Chua Jui Meng

Dato' Chua Jui Meng (simplified Chinese: 蔡锐明; traditional Chinese: 蔡銳明; pinyin: Cài Ruìmíng; Pe̍h-ōe-jī: Chhòa Jōe-bêng; born 22 October 1943) is a Malaysian politician. He was the Member of Parliament (MP) of Dewan Rakyat for the Bakri constituency in the State of Johor for five terms from 1986 to 2008. He was the country's longest serving Minister of Health, holding that position from 1995 to 2004.[1]

Chua Jui Meng
Minister of Health
In office
8 May 1995  26 March 2004
Prime MinisterMahathir Mohammed
Abdullah Ahmad Badawi
DeputySiti Zaharah Sulaiman (1995–1996)
Mohd Ali Rustam (1996–1999)
Suleiman Mohamed (1999–2004)
Preceded byLee Kim Sai
Succeeded byChua Soi Lek
Member of the Malaysian Parliament
for Bakri
In office
3 August 1986  13 March 2008
Preceded byNew Constituency
Succeeded byEr Teck Hwa (DAP)
Majority1,105 (1986)
3,111 (1990)
12,318 (1995)
13,360 (1999)
19,059 (2004)
Personal details
Born (1943-10-22) 22 October 1943
Muar, Johor, British Malaya under the Japanese occupation (now Malaysia)
Political partyPKRPakatan Harapan (2009 – present)
MCABarisan Nasional (1976–2009)
SpouseHoney Hum Chim Pang
OccupationPolitician, lawyer


Chua was a student activist in the 1970s. He was president of the Malaysian and Singaporean Law Society in the United Kingdom and Ireland as well as Editor in Chief of the Federation of UK and Ireland Malaysian and Singaporean Student Associations.[2]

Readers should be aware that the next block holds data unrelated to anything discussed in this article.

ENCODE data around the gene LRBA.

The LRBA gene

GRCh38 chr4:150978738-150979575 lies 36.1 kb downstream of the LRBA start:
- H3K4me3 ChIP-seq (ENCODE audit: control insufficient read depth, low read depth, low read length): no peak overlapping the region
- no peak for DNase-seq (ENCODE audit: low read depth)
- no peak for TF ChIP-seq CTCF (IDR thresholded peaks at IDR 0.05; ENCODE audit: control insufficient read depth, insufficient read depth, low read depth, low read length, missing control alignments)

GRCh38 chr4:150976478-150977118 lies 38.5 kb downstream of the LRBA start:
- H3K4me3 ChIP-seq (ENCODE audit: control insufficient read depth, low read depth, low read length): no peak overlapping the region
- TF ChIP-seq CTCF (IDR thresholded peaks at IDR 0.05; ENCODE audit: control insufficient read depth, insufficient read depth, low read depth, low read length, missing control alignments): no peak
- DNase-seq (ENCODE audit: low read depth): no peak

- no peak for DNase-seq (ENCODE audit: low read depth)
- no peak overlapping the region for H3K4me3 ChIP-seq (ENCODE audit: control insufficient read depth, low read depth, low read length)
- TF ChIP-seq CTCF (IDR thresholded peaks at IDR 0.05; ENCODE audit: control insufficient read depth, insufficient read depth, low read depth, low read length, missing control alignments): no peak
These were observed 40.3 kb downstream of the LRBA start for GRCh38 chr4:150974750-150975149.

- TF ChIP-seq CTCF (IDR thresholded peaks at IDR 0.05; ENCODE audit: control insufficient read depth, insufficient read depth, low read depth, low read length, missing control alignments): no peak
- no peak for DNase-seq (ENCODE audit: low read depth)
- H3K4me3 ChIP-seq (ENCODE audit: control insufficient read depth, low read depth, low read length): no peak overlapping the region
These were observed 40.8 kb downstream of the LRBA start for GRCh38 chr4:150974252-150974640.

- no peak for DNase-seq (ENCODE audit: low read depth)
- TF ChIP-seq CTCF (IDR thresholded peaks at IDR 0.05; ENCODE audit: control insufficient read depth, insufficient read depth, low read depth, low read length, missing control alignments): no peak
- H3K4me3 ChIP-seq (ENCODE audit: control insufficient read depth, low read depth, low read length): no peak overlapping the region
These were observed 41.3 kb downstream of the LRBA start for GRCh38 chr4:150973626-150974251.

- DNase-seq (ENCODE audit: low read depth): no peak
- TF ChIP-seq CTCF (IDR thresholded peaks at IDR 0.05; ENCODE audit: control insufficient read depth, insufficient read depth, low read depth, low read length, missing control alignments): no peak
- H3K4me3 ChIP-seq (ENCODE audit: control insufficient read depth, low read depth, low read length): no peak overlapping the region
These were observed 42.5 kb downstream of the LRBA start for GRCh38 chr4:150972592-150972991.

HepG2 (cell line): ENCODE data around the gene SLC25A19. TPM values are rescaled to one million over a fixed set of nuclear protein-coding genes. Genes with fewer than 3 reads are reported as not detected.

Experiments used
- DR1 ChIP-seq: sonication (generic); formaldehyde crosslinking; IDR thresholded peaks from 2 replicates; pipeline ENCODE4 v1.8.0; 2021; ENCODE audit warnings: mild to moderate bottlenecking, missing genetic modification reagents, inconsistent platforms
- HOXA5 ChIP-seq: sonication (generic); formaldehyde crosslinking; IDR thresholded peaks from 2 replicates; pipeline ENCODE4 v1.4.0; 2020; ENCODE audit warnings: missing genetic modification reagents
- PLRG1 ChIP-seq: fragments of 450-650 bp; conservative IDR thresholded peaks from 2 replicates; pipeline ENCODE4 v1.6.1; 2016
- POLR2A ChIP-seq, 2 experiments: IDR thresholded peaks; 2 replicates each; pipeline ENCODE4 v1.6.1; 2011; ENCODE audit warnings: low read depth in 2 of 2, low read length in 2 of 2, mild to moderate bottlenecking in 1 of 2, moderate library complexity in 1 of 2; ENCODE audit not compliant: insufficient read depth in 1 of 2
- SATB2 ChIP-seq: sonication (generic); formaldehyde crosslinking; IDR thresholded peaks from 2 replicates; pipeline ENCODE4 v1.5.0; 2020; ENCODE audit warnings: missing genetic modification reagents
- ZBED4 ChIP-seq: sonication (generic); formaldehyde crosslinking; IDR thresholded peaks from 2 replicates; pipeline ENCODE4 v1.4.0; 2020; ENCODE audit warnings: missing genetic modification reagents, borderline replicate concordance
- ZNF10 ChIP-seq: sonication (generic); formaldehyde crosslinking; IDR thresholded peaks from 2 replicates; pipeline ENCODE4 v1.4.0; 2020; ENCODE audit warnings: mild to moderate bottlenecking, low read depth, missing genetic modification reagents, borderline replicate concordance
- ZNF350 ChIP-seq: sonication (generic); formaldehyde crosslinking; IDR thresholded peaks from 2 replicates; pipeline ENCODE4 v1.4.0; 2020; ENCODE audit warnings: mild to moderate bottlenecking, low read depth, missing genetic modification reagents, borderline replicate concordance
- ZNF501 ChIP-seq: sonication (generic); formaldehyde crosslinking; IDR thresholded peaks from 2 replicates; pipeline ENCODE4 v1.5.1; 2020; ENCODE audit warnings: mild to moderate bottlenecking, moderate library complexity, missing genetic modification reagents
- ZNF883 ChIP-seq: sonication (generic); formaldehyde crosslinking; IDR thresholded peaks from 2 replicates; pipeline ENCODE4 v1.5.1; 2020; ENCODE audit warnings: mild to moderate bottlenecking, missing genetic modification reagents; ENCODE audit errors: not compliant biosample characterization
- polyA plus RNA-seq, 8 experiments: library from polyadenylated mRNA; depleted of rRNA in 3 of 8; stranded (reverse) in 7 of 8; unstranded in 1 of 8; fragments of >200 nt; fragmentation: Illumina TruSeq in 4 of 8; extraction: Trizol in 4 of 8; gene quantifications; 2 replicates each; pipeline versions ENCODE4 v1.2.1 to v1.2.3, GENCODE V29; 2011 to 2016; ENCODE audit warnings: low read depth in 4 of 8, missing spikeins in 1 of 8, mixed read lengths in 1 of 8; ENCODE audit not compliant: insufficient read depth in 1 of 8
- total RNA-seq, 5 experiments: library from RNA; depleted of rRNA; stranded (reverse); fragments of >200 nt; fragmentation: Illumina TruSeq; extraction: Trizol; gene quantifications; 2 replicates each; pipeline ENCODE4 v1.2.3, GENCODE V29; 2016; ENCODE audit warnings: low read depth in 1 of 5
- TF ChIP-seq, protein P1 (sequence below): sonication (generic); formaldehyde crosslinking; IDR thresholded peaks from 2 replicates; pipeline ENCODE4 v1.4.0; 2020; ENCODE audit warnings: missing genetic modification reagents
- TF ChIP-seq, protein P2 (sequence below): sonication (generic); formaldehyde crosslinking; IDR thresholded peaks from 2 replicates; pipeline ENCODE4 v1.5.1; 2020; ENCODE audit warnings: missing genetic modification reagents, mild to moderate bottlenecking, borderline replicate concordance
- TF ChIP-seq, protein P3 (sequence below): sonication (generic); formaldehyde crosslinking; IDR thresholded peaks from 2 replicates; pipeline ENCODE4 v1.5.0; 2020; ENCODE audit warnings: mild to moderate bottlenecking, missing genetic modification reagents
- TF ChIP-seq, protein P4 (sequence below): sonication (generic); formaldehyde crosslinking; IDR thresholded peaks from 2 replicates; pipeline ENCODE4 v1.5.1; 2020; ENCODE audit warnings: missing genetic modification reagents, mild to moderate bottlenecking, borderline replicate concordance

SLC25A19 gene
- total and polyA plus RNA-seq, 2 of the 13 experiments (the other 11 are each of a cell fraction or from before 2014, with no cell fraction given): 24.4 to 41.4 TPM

He is a lawyer called to the British Bar as a Barrister-at-law at the Inner Temple before entering politics through his participation in the Malaysian Chinese Association (MCA). After 35 years with the party, he quit to join People's Justice Party (PKR) in 2009.

Political career

Malaysian Chinese Association (MCA)

Chua began his political career in 1976 when he became a member of the MCA, a component of the ruling Barisan Nasional (BN) coalition. In the 1986 general election, he was elected as Member of Parliament for Bakri, a seat he hold for five consecutive terms.

His speech in Parliament in 1988 on the "Malaysian Chinese dilemma" as a result of the "deviations and misimplementation" of the New Economic Policy (NEP) sparked the formation of the National Economic Consultative Council (NECC). In 1990 the NECC formulated the new National Development Policy (NDP) to succeed the NEP and it was adopted for a period of 10 years (1991–2000), which Chua credited as key to liberalising the economy, education and culture and turning Chinese voter in favour of Barisan Nasional from the 1990s to 2004.[2]

In 1989, Chua was appointed parliamentary secretary for the Ministry of Health (MOH). He was elected as a vice-president of the MCA in 1990 and became the Deputy Minister of International Trade and Industry following the 1990 general election. During this period, he worked on developing small and medium enterprises and promoting trade with China.[2]

After the 1995 general election, Chua was appointed Minister of Health. During his tenure, Chua led the government's fight against the Coxsackievirus outbreak in 1997, the Nipah virus outbreak in 1999, the Japanese encephalitis outbreak in 2000 and the global SARS epidemic in 2003.[2] The Sultanah Fatimah Specialist Hospital (HPSF) in Muar has gone through a variety of development and vast transformation into a specialist hospital under Chua's ministership in MOH and tenure as local-bred MP for Bakri.[3][4] Its status was officially converted and renamed from Hospital Muar to Hospital Pakar Sultanah Fatimah on 13 October 2003.[5]